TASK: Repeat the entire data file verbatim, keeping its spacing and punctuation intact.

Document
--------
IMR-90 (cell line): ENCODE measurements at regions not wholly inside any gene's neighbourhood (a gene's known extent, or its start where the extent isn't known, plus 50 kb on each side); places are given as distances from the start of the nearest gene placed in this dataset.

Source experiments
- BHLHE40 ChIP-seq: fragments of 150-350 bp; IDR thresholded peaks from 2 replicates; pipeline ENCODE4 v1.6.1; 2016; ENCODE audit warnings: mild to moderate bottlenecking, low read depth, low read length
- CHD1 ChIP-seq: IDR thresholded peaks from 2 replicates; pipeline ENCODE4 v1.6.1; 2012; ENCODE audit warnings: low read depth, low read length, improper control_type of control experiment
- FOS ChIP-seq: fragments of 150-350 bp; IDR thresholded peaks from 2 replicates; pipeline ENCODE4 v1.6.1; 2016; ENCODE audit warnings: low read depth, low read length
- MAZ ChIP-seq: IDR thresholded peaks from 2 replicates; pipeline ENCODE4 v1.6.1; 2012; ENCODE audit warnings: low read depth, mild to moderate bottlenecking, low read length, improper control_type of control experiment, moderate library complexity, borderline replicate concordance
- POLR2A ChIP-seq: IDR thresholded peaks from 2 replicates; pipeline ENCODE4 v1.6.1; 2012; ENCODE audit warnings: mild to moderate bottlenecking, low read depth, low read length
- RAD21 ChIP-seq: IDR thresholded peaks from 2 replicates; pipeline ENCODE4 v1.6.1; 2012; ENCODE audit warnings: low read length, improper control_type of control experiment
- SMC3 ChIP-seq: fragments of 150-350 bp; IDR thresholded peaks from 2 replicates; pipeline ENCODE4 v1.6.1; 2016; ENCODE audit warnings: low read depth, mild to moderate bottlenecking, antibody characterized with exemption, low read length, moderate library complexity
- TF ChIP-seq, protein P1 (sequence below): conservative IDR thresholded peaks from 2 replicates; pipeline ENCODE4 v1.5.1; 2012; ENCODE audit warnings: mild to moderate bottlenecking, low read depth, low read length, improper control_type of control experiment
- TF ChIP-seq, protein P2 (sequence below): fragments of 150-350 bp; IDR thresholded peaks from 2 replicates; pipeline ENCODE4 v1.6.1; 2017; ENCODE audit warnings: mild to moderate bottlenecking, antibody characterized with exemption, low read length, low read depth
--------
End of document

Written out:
IMR-90 (cell line): ENCODE measurements at regions not wholly inside any gene's neighbourhood (a gene's known extent, or its start where the extent isn't known, plus 50 kb on each side); places are given as distances from the start of the nearest gene placed in this dataset.

Source experiments
- BHLHE40 ChIP-seq: fragments of 150-350 bp; IDR thresholded peaks from 2 replicates; pipeline ENCODE4 v1.6.1; 2016; ENCODE audit warnings: mild to moderate bottlenecking, low read depth, low read length
- CHD1 ChIP-seq: IDR thresholded peaks from 2 replicates; pipeline ENCODE4 v1.6.1; 2012; ENCODE audit warnings: low read depth, low read length, improper control_type of control experiment
- FOS ChIP-seq: fragments of 150-350 bp; IDR thresholded peaks from 2 replicates; pipeline ENCODE4 v1.6.1; 2016; ENCODE audit warnings: low read depth, low read length
- MAZ ChIP-seq: IDR thresholded peaks from 2 replicates; pipeline ENCODE4 v1.6.1; 2012; ENCODE audit warnings: low read depth, mild to moderate bottlenecking, low read length, improper control_type of control experiment, moderate library complexity, borderline replicate concordance
- POLR2A ChIP-seq: IDR thresholded peaks from 2 replicates; pipeline ENCODE4 v1.6.1; 2012; ENCODE audit warnings: mild to moderate bottlenecking, low read depth, low read length
- RAD21 ChIP-seq: IDR thresholded peaks from 2 replicates; pipeline ENCODE4 v1.6.1; 2012; ENCODE audit warnings: low read length, improper control_type of control experiment
- SMC3 ChIP-seq: fragments of 150-350 bp; IDR thresholded peaks from 2 replicates; pipeline ENCODE4 v1.6.1; 2016; ENCODE audit warnings: low read depth, mild to moderate bottlenecking, antibody characterized with exemption, low read length, moderate library complexity
- TF ChIP-seq, protein P1 (sequence below): conservative IDR thresholded peaks from 2 replicates; pipeline ENCODE4 v1.5.1; 2012; ENCODE audit warnings: mild to moderate bottlenecking, low read depth, low read length, improper control_type of control experiment
- TF ChIP-seq, protein P2 (sequence below): fragments of 150-350 bp; IDR thresholded peaks from 2 replicates; pipeline ENCODE4 v1.6.1; 2017; ENCODE audit warnings: mild to moderate bottlenecking, antibody characterized with exemption, low read length, low read depth